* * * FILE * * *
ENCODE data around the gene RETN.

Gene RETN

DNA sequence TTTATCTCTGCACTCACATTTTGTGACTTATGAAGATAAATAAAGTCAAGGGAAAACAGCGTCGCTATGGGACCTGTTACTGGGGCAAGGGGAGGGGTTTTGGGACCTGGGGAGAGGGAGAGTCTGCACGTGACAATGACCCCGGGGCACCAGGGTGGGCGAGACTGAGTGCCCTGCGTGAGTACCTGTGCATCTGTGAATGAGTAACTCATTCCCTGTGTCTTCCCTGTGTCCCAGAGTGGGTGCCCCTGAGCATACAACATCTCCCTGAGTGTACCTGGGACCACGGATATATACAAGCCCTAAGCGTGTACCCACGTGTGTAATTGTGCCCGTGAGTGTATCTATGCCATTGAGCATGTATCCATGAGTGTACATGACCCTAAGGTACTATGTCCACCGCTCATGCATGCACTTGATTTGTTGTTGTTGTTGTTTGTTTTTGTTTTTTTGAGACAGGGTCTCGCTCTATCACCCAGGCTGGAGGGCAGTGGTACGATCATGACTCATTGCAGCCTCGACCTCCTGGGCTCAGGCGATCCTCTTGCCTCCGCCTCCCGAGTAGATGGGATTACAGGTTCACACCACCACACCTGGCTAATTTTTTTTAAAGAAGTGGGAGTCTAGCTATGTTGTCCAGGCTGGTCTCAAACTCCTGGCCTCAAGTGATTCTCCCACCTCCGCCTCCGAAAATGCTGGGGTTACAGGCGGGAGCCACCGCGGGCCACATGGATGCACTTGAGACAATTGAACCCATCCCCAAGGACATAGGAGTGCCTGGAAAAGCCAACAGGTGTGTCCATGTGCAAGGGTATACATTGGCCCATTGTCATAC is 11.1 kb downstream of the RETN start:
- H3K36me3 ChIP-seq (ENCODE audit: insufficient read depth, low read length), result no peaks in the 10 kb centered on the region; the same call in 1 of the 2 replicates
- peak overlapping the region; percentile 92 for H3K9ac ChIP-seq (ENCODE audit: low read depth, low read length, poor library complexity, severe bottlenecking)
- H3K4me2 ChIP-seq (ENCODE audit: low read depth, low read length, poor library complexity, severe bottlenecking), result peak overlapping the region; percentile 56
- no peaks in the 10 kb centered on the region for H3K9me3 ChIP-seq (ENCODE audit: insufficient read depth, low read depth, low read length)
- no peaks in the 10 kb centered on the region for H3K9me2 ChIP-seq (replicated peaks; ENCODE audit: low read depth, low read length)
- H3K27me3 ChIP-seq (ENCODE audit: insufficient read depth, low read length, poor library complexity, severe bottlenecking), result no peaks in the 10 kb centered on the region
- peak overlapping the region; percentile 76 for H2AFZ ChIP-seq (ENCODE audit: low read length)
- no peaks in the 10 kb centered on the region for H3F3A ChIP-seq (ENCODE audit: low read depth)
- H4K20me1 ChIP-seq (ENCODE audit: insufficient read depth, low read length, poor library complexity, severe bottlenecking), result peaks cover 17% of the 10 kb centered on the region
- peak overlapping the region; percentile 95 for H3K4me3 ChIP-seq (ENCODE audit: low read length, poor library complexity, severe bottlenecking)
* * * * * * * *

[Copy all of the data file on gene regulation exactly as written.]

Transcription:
ENCODE data around the gene RETN.

Gene RETN

DNA sequence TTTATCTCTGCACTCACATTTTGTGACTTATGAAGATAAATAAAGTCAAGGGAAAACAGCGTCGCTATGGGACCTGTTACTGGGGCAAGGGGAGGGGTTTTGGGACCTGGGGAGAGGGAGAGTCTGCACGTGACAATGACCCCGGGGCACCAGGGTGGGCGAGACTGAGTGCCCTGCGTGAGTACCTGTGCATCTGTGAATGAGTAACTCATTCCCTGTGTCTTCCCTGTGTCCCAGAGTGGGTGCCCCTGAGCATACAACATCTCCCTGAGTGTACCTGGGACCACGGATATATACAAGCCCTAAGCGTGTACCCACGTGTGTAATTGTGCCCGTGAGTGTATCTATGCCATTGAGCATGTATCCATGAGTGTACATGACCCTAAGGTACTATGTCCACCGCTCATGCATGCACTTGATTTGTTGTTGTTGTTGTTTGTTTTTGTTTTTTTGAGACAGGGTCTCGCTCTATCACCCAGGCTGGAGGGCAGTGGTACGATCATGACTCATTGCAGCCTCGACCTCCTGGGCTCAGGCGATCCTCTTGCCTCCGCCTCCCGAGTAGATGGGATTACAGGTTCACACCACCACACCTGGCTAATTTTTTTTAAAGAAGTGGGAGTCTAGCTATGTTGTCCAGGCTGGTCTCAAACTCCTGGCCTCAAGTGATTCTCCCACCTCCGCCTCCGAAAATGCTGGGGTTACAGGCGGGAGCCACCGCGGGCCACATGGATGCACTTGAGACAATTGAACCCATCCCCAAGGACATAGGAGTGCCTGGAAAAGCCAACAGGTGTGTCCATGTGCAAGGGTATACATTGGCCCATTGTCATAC is 11.1 kb downstream of the RETN start:
- H3K36me3 ChIP-seq (ENCODE audit: insufficient read depth, low read length), result no peaks in the 10 kb centered on the region; the same call in 1 of the 2 replicates
- peak overlapping the region; percentile 92 for H3K9ac ChIP-seq (ENCODE audit: low read depth, low read length, poor library complexity, severe bottlenecking)
- H3K4me2 ChIP-seq (ENCODE audit: low read depth, low read length, poor library complexity, severe bottlenecking), result peak overlapping the region; percentile 56
- no peaks in the 10 kb centered on the region for H3K9me3 ChIP-seq (ENCODE audit: insufficient read depth, low read depth, low read length)
- no peaks in the 10 kb centered on the region for H3K9me2 ChIP-seq (replicated peaks; ENCODE audit: low read depth, low read length)
- H3K27me3 ChIP-seq (ENCODE audit: insufficient read depth, low read length, poor library complexity, severe bottlenecking), result no peaks in the 10 kb centered on the region
- peak overlapping the region; percentile 76 for H2AFZ ChIP-seq (ENCODE audit: low read length)
- no peaks in the 10 kb centered on the region for H3F3A ChIP-seq (ENCODE audit: low read depth)
- H4K20me1 ChIP-seq (ENCODE audit: insufficient read depth, low read length, poor library complexity, severe bottlenecking), result peaks cover 17% of the 10 kb centered on the region
- peak overlapping the region; percentile 95 for H3K4me3 ChIP-seq (ENCODE audit: low read length, poor library complexity, severe bottlenecking)